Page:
“For more than one hundred years this story has given faithful service to the
Young in Heart; and Time has been powerless to put its kindly
philosophy out of fashion.
To those of you who have been faithful to it in return
…and to the Young in Heart…
we dedicate this picture.” ~The Wizard of Oz, dedication
I can honestly state, with humble grace and clarity, that The Wizard of Oz is as meaningful to me now, at age 33, as it was at age six. It’s been a few years since I’ve viewed the film. Life has a precocious way of getting in the way, of making one forget to practice the sacred rituals that carry over from childhood, such as annual viewings of Oz. This film has been indelibly ingrained in my own childhood experience and, as such, continues to color my “adulthood” (or, as I like to call it, “doing whatever I want”-hood)…so much, in fact, that I decided to put my St. Patrick’s Day celebration on hiatus and treat myself to the PSO Pops performance of music from my favorite classic.
I was absolutely delighted. The orchestra’s accompaniment of the film was an astounding experience. The live performance of the music made it personal; I was transported to Oz in a magnificent balloon, with the orchestra providing a fantastic soundtrack and giving Oz a depth that I had never before experienced. It was like the first time I had watched Oz performed in tandem with The Dark Side of the Moon, sans the creepy drug references.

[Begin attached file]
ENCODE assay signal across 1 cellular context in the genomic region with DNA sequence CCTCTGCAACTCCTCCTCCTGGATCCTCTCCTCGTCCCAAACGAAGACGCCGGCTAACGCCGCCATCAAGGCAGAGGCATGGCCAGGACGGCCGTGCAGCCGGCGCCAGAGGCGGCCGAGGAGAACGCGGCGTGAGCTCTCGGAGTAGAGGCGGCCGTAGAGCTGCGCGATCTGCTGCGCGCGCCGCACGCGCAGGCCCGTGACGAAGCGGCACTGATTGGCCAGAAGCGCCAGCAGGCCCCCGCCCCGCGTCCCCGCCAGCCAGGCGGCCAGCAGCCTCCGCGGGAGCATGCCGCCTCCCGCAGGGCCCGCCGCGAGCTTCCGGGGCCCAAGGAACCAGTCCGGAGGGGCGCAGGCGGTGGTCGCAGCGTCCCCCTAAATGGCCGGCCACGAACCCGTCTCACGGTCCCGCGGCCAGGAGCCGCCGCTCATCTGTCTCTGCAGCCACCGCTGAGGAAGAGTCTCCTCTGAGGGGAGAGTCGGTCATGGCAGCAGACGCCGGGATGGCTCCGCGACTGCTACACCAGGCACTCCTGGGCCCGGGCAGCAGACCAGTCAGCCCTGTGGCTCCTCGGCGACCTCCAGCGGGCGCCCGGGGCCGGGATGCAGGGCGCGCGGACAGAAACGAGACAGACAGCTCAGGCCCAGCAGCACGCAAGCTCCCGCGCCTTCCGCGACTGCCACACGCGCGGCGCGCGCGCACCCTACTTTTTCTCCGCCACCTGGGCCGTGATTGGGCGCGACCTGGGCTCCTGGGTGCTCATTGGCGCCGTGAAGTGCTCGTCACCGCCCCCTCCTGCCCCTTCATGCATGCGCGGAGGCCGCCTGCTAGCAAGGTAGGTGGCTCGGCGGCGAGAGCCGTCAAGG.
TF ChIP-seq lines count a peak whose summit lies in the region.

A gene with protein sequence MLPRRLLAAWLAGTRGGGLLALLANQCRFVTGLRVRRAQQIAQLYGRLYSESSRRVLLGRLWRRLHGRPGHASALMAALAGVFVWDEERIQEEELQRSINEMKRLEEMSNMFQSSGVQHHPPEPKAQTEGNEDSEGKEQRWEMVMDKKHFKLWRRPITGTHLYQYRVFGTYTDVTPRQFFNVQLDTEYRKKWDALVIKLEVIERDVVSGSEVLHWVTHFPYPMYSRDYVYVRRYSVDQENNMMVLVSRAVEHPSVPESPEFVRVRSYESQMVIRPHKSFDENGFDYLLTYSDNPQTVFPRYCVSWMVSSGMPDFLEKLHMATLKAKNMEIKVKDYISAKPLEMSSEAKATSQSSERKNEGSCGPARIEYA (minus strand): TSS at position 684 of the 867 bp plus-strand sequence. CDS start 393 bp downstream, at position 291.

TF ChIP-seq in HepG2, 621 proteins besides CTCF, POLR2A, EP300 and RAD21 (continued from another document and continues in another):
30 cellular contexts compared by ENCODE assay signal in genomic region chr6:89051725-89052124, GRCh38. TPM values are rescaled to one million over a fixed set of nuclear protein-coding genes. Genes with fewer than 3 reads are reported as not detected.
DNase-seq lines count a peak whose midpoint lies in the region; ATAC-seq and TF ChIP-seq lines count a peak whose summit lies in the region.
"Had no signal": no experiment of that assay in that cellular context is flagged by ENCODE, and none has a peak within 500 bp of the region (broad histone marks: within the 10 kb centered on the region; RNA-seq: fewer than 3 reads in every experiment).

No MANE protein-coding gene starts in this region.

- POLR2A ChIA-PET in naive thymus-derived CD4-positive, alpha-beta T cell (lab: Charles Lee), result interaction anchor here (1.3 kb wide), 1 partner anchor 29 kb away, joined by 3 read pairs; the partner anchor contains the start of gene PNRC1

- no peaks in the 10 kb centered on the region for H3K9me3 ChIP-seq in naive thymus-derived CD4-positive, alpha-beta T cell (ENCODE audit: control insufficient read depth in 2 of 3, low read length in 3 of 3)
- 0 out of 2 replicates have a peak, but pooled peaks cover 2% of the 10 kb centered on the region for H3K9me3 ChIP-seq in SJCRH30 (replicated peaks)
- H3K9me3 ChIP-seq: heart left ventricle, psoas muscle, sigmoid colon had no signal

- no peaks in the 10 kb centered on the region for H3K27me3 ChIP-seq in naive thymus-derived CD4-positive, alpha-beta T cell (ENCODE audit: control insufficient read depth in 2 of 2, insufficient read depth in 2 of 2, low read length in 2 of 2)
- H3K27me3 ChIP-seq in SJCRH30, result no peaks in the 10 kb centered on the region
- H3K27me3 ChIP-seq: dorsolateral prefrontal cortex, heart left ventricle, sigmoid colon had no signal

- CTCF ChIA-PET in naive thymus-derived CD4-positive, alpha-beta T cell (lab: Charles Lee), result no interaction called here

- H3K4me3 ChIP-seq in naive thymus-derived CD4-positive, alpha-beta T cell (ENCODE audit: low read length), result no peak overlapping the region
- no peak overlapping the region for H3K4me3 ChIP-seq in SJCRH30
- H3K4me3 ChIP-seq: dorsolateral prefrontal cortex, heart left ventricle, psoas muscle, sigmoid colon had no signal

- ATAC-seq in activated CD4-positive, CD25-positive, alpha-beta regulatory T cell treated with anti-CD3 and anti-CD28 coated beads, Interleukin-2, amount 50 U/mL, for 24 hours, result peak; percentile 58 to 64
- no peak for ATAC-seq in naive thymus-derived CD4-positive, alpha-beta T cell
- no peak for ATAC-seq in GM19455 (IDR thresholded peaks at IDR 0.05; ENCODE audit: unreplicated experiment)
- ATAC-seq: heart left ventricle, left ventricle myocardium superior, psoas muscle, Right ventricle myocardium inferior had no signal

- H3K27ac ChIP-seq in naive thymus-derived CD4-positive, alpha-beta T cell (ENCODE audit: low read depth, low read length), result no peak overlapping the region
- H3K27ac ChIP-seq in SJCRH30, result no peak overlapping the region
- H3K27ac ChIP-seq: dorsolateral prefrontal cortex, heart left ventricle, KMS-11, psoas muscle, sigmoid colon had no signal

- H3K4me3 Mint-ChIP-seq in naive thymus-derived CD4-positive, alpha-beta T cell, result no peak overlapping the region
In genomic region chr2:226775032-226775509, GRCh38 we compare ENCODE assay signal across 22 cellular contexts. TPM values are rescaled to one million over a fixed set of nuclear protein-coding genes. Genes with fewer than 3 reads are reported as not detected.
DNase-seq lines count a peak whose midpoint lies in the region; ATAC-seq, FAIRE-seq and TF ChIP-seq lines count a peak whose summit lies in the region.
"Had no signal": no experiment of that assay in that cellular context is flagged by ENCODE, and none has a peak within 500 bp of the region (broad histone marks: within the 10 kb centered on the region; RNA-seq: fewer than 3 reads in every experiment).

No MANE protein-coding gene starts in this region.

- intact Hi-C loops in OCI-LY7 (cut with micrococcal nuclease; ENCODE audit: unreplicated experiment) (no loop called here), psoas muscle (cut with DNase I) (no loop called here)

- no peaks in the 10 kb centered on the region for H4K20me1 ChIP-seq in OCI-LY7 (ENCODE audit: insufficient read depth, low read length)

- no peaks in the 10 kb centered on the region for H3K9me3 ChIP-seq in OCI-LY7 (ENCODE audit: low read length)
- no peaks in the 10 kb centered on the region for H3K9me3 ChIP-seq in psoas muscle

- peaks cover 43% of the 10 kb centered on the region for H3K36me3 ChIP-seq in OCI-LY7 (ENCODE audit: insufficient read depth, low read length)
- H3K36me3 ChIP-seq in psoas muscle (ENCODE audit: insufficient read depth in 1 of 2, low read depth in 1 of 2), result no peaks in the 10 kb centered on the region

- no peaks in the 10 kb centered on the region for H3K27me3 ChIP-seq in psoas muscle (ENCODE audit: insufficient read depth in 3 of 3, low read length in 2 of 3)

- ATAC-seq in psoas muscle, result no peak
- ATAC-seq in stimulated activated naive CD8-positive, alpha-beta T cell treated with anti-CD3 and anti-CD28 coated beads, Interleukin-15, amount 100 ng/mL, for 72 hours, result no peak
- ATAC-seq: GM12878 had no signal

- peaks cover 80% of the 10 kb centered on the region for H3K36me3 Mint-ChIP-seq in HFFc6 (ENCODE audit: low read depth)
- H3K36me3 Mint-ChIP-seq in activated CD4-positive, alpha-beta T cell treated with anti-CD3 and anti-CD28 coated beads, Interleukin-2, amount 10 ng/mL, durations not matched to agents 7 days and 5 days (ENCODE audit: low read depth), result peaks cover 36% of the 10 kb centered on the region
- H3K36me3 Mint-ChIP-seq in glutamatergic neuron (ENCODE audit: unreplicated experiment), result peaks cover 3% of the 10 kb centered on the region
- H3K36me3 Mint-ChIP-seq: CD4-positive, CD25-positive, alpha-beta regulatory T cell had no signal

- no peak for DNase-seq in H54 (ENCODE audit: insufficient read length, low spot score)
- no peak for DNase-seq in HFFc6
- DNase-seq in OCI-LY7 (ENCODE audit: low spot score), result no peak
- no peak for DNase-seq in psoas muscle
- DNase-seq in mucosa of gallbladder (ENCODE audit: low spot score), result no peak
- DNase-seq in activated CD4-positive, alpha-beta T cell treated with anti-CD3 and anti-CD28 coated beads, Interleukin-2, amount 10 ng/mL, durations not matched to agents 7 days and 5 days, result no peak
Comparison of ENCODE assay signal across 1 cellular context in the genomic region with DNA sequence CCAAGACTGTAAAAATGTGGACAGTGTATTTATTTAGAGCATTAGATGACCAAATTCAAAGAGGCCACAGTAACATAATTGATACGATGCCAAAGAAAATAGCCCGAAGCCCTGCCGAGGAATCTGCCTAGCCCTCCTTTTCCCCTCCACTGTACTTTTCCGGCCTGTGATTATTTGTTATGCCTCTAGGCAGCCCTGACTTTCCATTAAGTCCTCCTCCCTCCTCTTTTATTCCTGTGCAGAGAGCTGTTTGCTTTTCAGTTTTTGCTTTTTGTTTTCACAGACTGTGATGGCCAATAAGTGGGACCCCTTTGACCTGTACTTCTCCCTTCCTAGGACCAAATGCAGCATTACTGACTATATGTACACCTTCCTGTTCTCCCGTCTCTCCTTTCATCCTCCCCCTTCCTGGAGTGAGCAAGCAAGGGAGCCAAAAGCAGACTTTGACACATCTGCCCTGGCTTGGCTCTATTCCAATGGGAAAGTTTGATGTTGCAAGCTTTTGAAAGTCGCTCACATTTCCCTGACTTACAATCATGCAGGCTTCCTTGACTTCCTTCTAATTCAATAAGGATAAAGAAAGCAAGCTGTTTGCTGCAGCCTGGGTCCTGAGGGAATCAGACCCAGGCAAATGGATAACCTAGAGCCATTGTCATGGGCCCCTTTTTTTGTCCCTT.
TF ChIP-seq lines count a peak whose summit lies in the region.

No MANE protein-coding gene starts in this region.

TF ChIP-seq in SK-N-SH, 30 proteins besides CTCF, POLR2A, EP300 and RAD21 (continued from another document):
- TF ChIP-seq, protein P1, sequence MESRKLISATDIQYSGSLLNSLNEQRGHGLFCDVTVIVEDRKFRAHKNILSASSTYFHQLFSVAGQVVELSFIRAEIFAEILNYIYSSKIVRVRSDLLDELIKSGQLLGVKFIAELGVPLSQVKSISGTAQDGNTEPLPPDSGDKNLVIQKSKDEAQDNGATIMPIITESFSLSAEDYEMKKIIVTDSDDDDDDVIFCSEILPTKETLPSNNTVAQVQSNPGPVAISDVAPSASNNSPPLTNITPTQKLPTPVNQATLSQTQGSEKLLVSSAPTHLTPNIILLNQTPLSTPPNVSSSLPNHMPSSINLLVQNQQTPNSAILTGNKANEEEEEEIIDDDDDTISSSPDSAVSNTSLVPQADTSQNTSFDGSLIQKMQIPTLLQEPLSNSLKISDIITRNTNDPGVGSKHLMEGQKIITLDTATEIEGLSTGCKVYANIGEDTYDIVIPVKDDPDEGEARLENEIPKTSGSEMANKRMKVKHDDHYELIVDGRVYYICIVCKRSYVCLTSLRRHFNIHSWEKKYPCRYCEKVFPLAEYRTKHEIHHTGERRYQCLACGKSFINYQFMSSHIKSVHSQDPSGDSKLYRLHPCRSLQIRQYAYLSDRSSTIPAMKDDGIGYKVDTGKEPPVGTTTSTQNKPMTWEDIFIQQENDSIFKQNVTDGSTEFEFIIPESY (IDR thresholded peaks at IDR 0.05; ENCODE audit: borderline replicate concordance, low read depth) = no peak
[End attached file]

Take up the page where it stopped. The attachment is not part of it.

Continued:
As my friend and I were leaving the hall, we saw several children dutifully pulling their enchanted parents from their seats. The parents clearly did not want to let the star dust settle; they were still enamored by the story and with the Oz legacy, perpetuating it again in their own style. Despite not having any of my own munchkins, I think that parenthood presents a distinct opportunity to relive one’s own childhood rituals. Experiencing the vibrant, Technicolor dream with one’s own children (or seeing it from a new adult perspective) lends the familiar, culturally ubiquitous tale a fresh shade of emerald. It was thrilling again to be dazzled by the Ruby Slippers and frightened by the Wicked Witch of the West (who, by the way, grossly defies my “character names should not be alliterated” rule). I’m not too proud to admit that “Over the Rainbow” made my eyes a bit misty. And no, I do not attribute my emotion to the green beer.
Overall, I deem that last weekend was a successful one. In my all-too-brief respite from the St. Patrick’s Day carousing (aka, “Amateur Hour”), I was treated to a trip to Oz with bone-shaking, soul enrapturing music. This weekend marks the annual return of Emanuel Ax, one of my absolute favorite pianists. Mr. Ax never disappoints. The Young in Heart will love him.